Today marks the feast day of Thomas Becket, a figure I have found to be of interest for years. Enough so that his struggle with Henry II prompted a full length exploration of Becket's fight for clerical immunity from secular law, and its role in the Catholic Church sex abuse crisis. (The link goes to the first draft of the article; the revised--and, in my opinion, much better--version will be published by the Journal of Law and Religion in 2012).
Becket's fight was in a cause that today we could call dubious at best--even in his own day, William, canon of Newburgh,declared that Becket and his supporters brought the crisis on themselves “since they were more intent on defending the liberties and rights of the clergy than on correcting and restraining their vices.” And, his vision of clerical supremacy could be stunningly arrogant, as displayed in a letter he wrote to Bishop Gilbert Foliot, in which Becket compares priests to “Gods,” and declares that Henry should follow the example of the Emperor Constantine, who, refusing to process indictments or bishops, “burned the documents in their presence, saying to them, ‘You are gods, appointed by the true God. Go, and decide your cases among yourselves, because it is not fitting that we men should judge gods.’” (See Anne Duggan, ed. & trans., 1 THE CORRESPONDENCE OF THOMAS BECKET, Letter 96 at 439, 441 (2000)).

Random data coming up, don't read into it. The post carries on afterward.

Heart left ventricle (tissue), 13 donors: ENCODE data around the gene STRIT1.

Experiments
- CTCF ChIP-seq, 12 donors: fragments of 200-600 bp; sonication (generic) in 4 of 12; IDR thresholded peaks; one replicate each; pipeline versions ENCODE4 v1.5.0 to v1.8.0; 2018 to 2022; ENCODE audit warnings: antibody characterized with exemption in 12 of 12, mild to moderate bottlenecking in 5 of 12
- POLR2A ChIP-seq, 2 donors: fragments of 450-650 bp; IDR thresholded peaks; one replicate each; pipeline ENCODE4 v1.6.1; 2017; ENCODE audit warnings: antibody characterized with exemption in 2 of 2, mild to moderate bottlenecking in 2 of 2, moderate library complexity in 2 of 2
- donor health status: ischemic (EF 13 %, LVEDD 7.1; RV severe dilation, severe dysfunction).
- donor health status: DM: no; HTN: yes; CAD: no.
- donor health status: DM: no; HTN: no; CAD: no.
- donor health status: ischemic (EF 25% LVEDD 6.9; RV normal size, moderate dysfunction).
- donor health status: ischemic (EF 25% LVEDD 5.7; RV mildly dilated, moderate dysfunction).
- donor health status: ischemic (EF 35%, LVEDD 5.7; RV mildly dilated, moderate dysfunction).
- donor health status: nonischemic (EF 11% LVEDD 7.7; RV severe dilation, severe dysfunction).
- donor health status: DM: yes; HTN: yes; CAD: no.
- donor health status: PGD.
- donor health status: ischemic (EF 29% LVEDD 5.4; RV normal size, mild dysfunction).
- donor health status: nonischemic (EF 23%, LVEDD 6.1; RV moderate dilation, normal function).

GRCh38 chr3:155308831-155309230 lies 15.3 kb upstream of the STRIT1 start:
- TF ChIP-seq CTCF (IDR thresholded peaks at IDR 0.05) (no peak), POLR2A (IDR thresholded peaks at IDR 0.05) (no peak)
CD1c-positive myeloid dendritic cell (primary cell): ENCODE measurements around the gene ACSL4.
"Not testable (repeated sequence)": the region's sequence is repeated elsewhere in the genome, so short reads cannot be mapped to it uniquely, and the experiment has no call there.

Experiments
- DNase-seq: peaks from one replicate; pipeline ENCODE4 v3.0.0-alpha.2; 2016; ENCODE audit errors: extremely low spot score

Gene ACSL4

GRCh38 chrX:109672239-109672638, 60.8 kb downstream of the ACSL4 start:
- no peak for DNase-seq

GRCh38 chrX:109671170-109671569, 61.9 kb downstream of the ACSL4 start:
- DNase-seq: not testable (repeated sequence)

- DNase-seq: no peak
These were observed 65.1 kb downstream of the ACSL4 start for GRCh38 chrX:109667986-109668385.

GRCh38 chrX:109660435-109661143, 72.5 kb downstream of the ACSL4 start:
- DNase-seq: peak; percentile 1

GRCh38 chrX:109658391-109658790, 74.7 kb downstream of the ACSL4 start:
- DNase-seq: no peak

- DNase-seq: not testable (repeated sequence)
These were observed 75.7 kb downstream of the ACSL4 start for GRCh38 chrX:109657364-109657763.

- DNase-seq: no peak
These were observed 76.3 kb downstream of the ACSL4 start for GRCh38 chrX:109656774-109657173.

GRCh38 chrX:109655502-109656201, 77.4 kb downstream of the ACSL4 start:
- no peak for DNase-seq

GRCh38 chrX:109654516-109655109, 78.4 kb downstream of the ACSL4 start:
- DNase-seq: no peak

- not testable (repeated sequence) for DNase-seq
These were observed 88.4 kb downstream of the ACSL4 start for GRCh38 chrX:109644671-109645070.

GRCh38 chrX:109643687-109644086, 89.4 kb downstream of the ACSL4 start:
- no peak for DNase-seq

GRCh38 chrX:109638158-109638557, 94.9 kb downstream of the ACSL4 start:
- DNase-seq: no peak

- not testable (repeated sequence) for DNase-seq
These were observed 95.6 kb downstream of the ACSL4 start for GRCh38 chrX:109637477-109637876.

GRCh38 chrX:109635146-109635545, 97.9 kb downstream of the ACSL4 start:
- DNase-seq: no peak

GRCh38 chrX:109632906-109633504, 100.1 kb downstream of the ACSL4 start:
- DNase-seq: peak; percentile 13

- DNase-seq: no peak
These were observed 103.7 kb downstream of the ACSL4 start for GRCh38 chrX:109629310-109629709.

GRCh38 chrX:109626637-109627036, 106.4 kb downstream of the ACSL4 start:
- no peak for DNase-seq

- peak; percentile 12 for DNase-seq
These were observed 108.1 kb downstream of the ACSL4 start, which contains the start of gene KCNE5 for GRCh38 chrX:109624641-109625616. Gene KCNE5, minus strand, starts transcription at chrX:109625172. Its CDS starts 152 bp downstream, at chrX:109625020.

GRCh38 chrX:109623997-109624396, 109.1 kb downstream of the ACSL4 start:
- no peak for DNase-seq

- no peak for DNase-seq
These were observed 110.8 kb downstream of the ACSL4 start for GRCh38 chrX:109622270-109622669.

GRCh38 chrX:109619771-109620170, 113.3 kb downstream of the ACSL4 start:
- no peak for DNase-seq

And yet--there is something about Becket that captures the imagination. Courage he had, no doubt, and sincerity. After much thought about him, I'm left thinking that he applied medieval notions of kingly honor to the Honor of God (a recurrent phrase in his correspondence and answers to Henry's supporters), and as such could quite reasonably have believed that defending the land, prerogatives, possessions and dignity of the Church were all implicated in defending God’s honor. Any yielding on his part regarding any of these would be a sin, which would not be made right unless restitution and something more, to erase the perceived derogation of God’s honor, were done. Hence his penance after the Council of Clarendon and his dramatic resignation of the archbishopric into the hands of the Pope. Histrionic Becket may have been, but there is no reason to doubt that he held his views sincerely.